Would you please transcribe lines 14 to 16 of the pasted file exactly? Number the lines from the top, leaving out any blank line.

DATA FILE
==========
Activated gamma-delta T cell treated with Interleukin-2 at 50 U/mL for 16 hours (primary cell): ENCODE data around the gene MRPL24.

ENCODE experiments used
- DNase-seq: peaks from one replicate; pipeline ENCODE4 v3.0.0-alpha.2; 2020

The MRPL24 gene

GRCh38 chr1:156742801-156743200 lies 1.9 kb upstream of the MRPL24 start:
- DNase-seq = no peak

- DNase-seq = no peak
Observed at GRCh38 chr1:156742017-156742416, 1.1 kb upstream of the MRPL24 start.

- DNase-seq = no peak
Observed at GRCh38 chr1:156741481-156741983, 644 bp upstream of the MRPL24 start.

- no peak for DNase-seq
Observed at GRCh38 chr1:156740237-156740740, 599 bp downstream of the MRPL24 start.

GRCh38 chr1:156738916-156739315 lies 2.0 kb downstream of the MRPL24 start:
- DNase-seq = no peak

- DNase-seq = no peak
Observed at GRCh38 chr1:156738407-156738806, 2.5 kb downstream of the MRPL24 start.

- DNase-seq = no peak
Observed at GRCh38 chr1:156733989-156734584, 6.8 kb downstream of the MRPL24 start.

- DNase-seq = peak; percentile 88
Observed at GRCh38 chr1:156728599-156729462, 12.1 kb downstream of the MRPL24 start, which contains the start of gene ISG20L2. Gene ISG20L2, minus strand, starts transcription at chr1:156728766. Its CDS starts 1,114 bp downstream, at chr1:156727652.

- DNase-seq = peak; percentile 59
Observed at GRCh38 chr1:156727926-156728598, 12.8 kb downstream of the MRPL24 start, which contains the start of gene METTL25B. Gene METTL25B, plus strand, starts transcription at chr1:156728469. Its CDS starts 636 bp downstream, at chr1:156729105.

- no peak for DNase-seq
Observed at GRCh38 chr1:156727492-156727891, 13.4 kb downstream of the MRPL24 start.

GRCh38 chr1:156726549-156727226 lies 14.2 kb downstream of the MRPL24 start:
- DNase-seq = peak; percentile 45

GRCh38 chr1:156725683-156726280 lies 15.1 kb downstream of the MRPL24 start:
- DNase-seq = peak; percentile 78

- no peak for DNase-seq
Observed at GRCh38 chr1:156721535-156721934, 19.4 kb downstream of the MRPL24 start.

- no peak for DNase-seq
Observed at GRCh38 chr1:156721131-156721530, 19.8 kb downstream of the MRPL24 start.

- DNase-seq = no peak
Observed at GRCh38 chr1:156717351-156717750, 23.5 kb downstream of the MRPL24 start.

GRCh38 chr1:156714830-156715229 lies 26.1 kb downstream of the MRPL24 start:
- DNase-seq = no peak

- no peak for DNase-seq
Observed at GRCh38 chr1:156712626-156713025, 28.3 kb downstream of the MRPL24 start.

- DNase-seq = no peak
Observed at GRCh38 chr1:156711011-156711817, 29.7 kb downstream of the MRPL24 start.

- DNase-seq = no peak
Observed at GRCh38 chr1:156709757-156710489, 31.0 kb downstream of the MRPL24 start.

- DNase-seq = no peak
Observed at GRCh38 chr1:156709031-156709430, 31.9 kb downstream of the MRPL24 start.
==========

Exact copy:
- DNase-seq = no peak

- DNase-seq = no peak
Observed at GRCh38 chr1:156738407-156738806, 2.5 kb downstream of the MRPL24 start.